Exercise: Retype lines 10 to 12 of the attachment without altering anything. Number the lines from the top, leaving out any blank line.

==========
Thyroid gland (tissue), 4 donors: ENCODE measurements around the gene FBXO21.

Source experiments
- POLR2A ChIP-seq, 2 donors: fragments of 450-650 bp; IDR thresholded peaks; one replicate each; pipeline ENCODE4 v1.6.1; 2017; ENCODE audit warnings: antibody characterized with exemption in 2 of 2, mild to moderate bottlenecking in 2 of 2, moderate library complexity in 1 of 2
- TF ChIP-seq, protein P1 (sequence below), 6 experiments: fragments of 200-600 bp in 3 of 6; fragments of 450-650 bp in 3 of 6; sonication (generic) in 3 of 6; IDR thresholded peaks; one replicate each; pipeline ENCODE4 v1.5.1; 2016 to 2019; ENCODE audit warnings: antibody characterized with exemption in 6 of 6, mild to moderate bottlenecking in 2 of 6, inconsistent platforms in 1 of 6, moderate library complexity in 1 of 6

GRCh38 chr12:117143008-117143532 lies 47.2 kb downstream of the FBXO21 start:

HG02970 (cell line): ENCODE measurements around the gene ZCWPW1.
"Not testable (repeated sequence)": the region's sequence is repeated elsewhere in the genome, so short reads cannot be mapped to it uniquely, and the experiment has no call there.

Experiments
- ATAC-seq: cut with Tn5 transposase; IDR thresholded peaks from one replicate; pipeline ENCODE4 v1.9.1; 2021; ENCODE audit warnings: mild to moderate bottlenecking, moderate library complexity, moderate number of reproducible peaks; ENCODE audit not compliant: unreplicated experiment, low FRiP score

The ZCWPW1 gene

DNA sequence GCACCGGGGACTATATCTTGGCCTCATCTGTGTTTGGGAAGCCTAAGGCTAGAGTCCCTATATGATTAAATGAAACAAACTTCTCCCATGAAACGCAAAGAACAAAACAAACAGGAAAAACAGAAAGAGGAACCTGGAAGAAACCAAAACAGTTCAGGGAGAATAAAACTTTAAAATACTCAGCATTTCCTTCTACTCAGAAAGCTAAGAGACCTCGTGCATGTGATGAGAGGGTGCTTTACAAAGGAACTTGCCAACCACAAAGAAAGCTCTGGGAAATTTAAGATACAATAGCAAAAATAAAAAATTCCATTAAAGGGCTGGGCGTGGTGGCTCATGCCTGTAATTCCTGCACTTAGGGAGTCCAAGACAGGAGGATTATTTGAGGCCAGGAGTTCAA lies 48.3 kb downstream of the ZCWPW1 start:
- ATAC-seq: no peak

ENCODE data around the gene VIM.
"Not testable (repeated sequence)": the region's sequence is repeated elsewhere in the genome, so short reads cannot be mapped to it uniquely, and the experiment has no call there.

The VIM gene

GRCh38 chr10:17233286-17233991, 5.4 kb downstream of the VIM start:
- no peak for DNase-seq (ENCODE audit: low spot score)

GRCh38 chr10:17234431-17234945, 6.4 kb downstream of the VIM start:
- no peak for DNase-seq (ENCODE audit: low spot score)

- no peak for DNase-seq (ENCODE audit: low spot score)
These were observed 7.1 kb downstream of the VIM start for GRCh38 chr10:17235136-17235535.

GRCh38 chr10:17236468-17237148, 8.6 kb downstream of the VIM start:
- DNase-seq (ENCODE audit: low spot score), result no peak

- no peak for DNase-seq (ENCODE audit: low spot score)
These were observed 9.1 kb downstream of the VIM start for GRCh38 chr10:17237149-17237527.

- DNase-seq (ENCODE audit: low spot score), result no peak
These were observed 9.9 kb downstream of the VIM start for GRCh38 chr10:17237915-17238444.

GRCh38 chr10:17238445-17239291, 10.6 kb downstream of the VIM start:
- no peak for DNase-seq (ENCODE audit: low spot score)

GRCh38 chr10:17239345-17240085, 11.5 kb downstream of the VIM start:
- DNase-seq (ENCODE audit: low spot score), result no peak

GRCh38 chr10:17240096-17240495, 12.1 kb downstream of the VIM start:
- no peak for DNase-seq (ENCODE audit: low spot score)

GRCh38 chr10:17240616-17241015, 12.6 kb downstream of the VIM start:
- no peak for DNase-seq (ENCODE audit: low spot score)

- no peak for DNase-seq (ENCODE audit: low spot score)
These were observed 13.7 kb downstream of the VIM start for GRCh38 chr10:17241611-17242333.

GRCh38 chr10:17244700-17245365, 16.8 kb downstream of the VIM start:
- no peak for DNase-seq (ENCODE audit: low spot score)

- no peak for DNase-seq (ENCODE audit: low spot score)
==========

The ZCWPW1 gene

DNA sequence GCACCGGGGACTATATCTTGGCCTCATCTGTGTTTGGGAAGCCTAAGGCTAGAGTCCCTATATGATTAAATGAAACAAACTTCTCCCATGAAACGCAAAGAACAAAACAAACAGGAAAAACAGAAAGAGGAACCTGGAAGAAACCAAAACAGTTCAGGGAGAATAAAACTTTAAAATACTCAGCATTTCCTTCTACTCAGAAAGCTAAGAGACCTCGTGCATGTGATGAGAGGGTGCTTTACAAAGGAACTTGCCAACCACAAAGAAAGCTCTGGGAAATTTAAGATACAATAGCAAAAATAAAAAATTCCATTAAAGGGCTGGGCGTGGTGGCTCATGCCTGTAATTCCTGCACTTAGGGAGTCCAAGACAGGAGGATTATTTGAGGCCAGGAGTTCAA lies 48.3 kb downstream of the ZCWPW1 start:
- ATAC-seq: no peak